New director of Historic Beaufort Foundation called 'problem-solver, willing listener'

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New director of Historic Beaufort Foundation called 'problem-solver, willing listener'

By JULIANN VACHON jvachon@beaufortgazette.com 843-706-8184
Published Friday, October 8, 2010   |  750 Words  |  news

One of the first changes Julie Good plans for the Historic Beaufort Foundation might seem insignificant -- she ordered a new sign to hang outside the organization's downtown office.
But considering the foundation has operated on West Street for years with nothing but a tiny sticker in the window bearing its name -- an intentional decision to keep a low profile -- the sign marks a shift in leadership, Pete Palmer, chairman of the foundation's board, said.
"One of Evan's strengths was a love of research," said Palmer, referring to former executive director Evan Thompson. "Well, that meant Evan didn't want to have a sign in the door because people would interrupt him. ... Julie's approach is more like 'hey, you have some interest? We want to see you.' She understands that interruptions are her business."
Thompson, praised by many, including Palmer, for his work at the foundation, resigned earlier this year to take the executive director's post at the Preservation Society of Charleston.
Good, a Dallas native and former executive director of the nonprofit Blue Grass Trust for Historic Preservation in Lexington, Ky., beat out about 48 other applicants for the job. At 29, she was the youngest of seven finalists interviewed by foundation board members, Palmer said.
Her accessibility, organizational skills, inclusive nature and ability to ask good questions were amongher top qualities, Palmer said.
"People need to feel a sense of ownership and be engaged," Good said this week. "I want people to approach us and talk with us. It's just how I operate."
Good reported to work about three weeks ago and is still settling into the position, she said. Her first priorities include revamping the foundation's website -- expected to be completed by January -- and reorganizing internally. She's working with the foundation board and staff on a new strategic plan and on a 2011 budget.
"I really want to experience living in Beaufort and the organization before suggesting changes," Good said. "I'm looking at being in support mode right now, seeing how things have operated the last few years and how we can keep moving forward."
Good studied anthropology and sociology as an undergraduate at Centre College in Danville, Ky., and received her master's degree in historic preservation at the University of Kentucky.
She wrote her master's thesis on "adaptive reuse" of religious buildings, which City Councilman Mike Sutton finds exciting and applicable to Beaufort, which has empty buildings and vacant lots prime for redevelopment throughout its historic district, he said.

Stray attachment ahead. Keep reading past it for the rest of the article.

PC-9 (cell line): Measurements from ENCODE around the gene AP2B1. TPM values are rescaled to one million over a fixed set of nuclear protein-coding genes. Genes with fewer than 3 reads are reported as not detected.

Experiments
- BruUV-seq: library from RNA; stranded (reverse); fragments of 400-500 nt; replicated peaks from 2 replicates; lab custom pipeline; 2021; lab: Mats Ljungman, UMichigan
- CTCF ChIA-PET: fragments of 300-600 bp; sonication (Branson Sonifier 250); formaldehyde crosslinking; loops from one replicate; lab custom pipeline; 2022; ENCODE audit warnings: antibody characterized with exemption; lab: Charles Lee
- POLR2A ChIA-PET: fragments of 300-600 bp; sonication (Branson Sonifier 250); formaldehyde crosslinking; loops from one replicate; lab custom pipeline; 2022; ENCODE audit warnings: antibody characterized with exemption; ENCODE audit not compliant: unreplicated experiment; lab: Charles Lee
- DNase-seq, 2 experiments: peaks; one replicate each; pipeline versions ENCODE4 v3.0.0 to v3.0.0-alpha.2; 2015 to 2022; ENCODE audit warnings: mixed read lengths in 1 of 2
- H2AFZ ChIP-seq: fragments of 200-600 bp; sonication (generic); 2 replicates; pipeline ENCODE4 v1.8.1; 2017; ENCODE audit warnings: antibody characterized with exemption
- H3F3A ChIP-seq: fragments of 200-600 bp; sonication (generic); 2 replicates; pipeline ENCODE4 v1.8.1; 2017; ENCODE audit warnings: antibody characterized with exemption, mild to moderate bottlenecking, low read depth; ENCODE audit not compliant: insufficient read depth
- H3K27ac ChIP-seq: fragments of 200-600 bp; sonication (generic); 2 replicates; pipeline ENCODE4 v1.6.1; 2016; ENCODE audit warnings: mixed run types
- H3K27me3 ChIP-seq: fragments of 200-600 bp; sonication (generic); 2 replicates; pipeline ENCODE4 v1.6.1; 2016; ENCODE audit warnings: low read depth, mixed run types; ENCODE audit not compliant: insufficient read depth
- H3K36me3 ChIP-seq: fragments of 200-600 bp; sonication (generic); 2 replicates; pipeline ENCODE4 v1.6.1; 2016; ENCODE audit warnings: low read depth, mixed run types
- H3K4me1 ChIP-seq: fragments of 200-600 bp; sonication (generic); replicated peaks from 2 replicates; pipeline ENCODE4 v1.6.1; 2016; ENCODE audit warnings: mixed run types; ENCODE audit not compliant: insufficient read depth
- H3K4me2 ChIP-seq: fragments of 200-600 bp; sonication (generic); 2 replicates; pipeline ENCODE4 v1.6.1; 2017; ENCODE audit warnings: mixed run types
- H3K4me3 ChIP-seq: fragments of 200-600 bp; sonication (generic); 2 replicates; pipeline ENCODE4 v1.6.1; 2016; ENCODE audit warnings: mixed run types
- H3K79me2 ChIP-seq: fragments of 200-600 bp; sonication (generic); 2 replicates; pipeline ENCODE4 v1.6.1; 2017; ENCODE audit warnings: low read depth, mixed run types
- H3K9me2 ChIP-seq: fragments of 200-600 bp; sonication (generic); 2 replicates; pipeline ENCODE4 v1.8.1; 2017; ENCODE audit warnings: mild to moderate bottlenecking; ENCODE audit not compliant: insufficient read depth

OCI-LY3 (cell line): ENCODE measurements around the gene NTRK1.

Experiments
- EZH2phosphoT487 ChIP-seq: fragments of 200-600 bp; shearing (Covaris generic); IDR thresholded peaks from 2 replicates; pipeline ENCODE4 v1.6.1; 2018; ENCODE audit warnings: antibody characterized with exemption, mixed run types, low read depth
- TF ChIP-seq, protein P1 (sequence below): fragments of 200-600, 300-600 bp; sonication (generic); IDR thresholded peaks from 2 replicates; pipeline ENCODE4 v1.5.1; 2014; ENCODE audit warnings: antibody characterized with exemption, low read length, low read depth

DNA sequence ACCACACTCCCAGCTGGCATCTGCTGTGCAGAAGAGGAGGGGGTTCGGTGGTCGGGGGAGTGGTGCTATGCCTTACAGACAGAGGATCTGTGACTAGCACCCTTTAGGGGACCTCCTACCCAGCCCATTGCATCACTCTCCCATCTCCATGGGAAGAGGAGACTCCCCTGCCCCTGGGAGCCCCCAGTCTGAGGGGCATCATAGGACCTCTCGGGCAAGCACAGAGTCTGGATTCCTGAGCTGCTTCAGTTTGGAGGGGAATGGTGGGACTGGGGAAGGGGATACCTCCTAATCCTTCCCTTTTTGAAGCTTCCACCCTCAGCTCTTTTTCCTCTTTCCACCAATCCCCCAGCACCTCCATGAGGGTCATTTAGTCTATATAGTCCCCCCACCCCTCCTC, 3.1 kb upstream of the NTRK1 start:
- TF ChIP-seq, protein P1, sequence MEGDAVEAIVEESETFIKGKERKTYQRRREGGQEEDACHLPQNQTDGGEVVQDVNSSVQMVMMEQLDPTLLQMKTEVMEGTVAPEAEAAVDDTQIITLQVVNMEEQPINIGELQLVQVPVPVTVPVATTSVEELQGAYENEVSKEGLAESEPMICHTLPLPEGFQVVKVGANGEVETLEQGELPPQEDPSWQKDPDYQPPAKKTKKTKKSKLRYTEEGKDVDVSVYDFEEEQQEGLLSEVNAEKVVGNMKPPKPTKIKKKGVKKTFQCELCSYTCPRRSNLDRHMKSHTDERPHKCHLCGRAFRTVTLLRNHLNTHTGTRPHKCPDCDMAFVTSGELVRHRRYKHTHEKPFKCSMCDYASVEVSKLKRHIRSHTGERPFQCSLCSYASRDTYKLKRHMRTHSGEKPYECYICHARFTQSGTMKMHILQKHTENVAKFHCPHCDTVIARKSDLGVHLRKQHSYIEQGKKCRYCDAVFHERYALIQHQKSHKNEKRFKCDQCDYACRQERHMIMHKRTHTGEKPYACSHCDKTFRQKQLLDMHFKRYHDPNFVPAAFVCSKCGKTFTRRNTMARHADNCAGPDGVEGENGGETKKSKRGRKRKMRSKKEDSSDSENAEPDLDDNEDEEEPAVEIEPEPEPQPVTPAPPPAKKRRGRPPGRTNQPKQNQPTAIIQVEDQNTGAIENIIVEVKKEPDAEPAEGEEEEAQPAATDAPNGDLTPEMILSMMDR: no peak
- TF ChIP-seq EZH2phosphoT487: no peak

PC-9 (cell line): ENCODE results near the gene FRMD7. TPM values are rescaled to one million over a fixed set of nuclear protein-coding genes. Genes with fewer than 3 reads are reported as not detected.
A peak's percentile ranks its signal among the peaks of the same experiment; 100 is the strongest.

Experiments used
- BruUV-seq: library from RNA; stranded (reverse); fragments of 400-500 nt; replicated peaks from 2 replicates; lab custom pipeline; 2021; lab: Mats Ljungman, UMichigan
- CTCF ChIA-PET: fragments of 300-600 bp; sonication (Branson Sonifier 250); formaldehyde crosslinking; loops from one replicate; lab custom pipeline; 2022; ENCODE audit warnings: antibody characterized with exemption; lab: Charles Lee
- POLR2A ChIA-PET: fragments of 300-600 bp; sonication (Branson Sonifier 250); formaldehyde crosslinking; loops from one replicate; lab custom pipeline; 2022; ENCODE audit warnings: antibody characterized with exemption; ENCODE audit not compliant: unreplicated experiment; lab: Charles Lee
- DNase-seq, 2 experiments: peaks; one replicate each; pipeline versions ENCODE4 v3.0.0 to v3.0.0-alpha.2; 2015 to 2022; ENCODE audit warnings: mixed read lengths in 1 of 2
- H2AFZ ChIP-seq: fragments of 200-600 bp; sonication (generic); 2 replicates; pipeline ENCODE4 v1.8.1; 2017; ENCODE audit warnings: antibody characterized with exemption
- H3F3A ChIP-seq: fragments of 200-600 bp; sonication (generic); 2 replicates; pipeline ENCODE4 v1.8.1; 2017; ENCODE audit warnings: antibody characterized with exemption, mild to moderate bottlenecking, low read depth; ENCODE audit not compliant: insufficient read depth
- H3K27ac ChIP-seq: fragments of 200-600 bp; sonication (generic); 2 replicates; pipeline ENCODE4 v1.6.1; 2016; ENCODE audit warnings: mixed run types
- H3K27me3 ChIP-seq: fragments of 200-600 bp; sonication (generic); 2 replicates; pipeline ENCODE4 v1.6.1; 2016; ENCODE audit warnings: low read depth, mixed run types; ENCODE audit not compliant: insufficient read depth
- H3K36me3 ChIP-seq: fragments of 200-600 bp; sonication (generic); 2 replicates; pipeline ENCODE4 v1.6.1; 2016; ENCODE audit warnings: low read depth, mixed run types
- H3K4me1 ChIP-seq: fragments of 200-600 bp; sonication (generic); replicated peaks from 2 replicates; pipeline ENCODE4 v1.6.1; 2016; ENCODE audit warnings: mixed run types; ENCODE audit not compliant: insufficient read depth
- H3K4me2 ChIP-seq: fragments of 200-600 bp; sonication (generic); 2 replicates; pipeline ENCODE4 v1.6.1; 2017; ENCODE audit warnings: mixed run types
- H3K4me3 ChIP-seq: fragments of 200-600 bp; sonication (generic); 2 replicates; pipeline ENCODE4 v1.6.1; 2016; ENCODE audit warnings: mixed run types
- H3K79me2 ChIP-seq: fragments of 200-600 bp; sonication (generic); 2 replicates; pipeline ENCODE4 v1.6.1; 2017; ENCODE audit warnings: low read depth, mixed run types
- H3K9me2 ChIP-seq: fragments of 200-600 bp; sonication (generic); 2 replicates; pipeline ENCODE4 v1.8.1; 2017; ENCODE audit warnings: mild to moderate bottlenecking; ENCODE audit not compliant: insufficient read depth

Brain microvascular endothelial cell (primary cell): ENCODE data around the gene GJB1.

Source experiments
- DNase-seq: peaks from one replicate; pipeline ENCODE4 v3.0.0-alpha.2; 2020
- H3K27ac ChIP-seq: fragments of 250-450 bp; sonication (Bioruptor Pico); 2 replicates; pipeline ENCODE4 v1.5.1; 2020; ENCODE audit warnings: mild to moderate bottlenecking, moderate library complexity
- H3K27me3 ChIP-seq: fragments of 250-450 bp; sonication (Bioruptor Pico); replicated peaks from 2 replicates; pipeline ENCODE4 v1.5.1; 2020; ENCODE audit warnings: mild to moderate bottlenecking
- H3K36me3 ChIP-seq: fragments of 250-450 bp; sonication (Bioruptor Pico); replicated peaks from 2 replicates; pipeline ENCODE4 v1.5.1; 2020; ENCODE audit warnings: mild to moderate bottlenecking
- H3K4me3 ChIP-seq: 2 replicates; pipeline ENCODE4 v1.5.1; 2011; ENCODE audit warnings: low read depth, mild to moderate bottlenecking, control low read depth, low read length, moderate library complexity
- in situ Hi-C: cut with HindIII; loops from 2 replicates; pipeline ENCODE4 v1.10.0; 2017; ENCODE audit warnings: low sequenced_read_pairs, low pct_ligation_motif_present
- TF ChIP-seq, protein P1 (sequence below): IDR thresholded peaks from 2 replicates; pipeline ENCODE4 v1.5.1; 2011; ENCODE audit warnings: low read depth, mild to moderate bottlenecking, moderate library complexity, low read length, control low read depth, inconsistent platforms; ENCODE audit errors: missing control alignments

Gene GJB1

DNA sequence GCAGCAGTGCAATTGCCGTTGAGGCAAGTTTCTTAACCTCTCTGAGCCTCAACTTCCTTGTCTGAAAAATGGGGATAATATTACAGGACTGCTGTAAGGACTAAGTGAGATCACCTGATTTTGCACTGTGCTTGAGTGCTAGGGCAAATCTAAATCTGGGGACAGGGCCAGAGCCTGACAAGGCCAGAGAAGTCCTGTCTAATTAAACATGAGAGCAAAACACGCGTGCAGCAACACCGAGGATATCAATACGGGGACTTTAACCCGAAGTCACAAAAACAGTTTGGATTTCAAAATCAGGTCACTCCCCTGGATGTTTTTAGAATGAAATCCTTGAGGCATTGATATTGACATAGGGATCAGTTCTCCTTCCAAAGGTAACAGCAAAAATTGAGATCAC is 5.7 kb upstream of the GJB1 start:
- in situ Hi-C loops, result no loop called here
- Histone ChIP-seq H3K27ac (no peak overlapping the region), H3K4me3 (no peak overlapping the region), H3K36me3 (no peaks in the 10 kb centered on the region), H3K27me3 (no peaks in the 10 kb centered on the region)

"We need someone who's willing to work with the system on adaptive reuse," Sutton said.
After a string of internships, Good landed at the Blue Grass Trust for Historic Preservation as a filer in October 2006.
Just over a month later, she was hired as director for historic properties.
After five months, she was promoted to executive director.
Among her biggest accomplishments there, she said, was "really working to professionalize the organization."She chaired the trust's antiques and garden show for three years and created more educational programming, including some targeted at children, she said.
Andrea Gottler, a volunteer with the trust who worked closely with Good, called her organized, "an unbelievable problem-solver" and a willing listener.
Gottler recalled the final event Good organized before leaving -- a lobster festival to fund a new handicap bathroom in one of the trust's historic properties.
"She got people to work well together for a common good, even though there were different factions of the trust," Gottler said. "It was just a great few years while it lasted."
Good's time there taught her the importance of working as closely as possible with city leaders and developers "to be in on discussions at the front end."
In Lexington, she sometimes felt "a lot of pressure from developers" and sensed that not everyone valued the area's historic resources, she said.
Beaufort -- chartered in 1711 and South Carolina's second oldest city -- feels different, she said.
"So far I've found people really interested and engaged," Good said. "People here think about preservation at the beginning."
Beaufort Mayor Billy Keyserling said after meeting with Good twice, it seemed clear that "she's there to preserve, but she understands the community has to grow."
Good and Keyserling appear to be on the same page in that regard.
"We're here to help," she said. "We're not here to impede progress."